A couple of weeks ago, I decided to take a genealogy stay-cation, particularly to do those “little things” I’ve been wanting to do for quite a while. One of those things was to visit the Milstein Division of the New York Public Library, which houses their amazing US History, Local History and Genealogy resources (in other words, “paradise”). The NYPL has a ton of stuff online, but I wanted to see what offline resources they have. I had the perfect opportunity when I found out that they held some books that I couldn’t access elsewhere.
Preparing to Go
I originally found my books via Google Books, which sometimes shows a snippet view, just to tease you! (Actually, it is very helpful, or else I wouldn’t know if the book is relevant or not.) Clicking on the “Find in a Library” link brings you to WorldCat.org, which lists the libraries where the books are available. And did you know that you can sign up for a free WordCat account, where you can create your own lists that are annotatable? That’s exactly what I did — I made a “NYPL” list to capture each book. Then I looked up the call number in the NYPL (just by clicking the book’s NYPL link in WorldCat) and noted it under each book on my list. I just printed the list to take with me; I suppose I could have saved the list as a pdf into Evernote as well.
Another way I prepared for the trip was obtain a temporary NYPL card, which is necessary for any pull requests. If you are not a New York City resident, then you can get a temporary card that is good for three months. First I registered on the website, which set me up with a patron account. When I arrived at the NYPL, I had to go to a room on the second floor (Customer Service? Customer Relations?) to finish the process. If you’ve already started the process, all the staff has to do is look you up and issue your card!
A Few Words About the Library
First, the library is so convenient to get to — just two blocks from Grand Central Station! And there is a Starbucks right between the two, which I hit afterwards.
I’ve walked past the library before, but I’ve never stopped just to look. It is gorgeous! Too many architectural details to take in at once, inside and out; I probably could have spent days doing so. (In fact, there are tours of the library.)
After going through a well-moving security line, I was in! After finding out where to complete my library card process and taking care of that, I checked the big map in the lobby and found out where the Milstein Division was — Room 121. (Meanwhile, I was still ogling over all the beautiful details inside the building…)
The Best Room
First let me describe just what is here. This room holds books and boxed papers. Some of the papers seem to be donated collections, which probably need to go through the request process (I just skimmed through the box titles). The variety of books amazed me. There are years’ worth of publications from NEHGS, NYG&B and more. There are directories, ship manifests and civil war indexes. There are sections on African-American, Latino and other ethnic genealogies. And of course, there are books on history.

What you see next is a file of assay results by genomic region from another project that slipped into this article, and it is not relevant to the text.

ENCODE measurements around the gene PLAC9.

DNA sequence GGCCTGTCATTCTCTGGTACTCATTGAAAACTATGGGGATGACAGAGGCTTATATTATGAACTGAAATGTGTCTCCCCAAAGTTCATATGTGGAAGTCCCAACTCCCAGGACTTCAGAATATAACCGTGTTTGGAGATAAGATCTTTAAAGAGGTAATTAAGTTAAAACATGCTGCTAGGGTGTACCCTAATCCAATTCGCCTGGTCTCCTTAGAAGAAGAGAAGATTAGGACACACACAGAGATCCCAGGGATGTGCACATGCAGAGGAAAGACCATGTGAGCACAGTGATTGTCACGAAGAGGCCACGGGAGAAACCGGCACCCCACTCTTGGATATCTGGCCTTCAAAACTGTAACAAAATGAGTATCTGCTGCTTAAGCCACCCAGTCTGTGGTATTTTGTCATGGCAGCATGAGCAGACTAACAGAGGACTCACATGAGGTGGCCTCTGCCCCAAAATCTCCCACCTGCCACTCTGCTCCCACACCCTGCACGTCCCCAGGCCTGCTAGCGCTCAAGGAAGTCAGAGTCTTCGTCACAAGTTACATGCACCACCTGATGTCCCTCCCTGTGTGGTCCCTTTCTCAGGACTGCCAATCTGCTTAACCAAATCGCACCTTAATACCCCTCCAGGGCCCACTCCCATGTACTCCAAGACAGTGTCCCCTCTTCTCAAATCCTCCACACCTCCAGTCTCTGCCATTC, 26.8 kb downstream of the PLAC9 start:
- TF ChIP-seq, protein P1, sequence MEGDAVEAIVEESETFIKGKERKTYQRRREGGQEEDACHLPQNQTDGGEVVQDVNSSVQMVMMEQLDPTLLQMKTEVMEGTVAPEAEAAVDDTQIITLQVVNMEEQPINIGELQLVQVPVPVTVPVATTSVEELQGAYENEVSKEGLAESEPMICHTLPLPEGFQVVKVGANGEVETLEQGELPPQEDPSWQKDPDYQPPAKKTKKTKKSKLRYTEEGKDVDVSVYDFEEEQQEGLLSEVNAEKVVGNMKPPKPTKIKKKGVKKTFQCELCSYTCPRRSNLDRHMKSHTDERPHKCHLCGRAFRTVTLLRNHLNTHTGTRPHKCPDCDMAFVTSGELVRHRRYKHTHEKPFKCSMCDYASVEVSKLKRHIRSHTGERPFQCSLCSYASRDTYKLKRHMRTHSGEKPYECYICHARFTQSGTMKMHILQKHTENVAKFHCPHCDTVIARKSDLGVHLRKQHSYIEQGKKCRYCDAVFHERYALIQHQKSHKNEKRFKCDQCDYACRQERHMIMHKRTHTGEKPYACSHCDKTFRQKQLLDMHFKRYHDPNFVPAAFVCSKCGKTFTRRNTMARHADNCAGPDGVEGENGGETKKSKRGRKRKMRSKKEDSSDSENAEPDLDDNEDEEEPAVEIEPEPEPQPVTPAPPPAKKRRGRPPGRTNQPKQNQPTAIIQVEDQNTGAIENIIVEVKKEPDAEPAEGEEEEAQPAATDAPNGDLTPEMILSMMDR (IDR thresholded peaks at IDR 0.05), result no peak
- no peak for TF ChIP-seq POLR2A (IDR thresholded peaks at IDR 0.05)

What interested me most, however, were the surname books, which were on my list. Unlike the other books mentioned above, they needed to be requested to be pulled by a librarian. For each book, I had to fill out a little faux-carbon form with the book information and call number (thank you, WorldCat list!), and the librarian gave me the yellow copy as she pulled the books.
I soon had all the books I wanted and identified what I wanted to copy from them. You need to ask permission to copy each book; basically the librarian just assesses the age and condition of the book. (Mine were all good to go.)
The Worst Part
If I were to win Powerball, I would buy the NYPL Milstein Division a brand-new copier with a new credit card reader. Although the copier made fine copies, the cover was almost falling off and the card reader kept timing out on me so often that my credit card stopped working. (It’s supposed to make up to $5 worth of copies, but I never got that far.) Fortunately my debit card worked and the librarian helped me out a little (with plenty of empathy…and by the way, the library staff was SO helpful at every juncture in the process). Once I hit my stride, I stopped timing out so often.
There is a note on the copier that says it does take USBs and digital copies are free (I didn’t think to bring a USB beforehand), but it doesn’t accept all USBs. Either way, I’m glad I made hardcopies so I could write notations for myself.
Other Parts of the Library
There is actually a very nice book store on-site that sells all kinds of books and gift-type things like mugs and tote bags. And there happened to be an exhibit about Alexander Hamilton that included original documents in his own handwriting; I figured since I was there, I’d take advantage of the opportunity.
There are so many other departments at the NYPL: the Microform Room, the Manuscript and Archives Division, the Rare Book Division and the Map Division, to name a few. Someday I may get to visit these as well!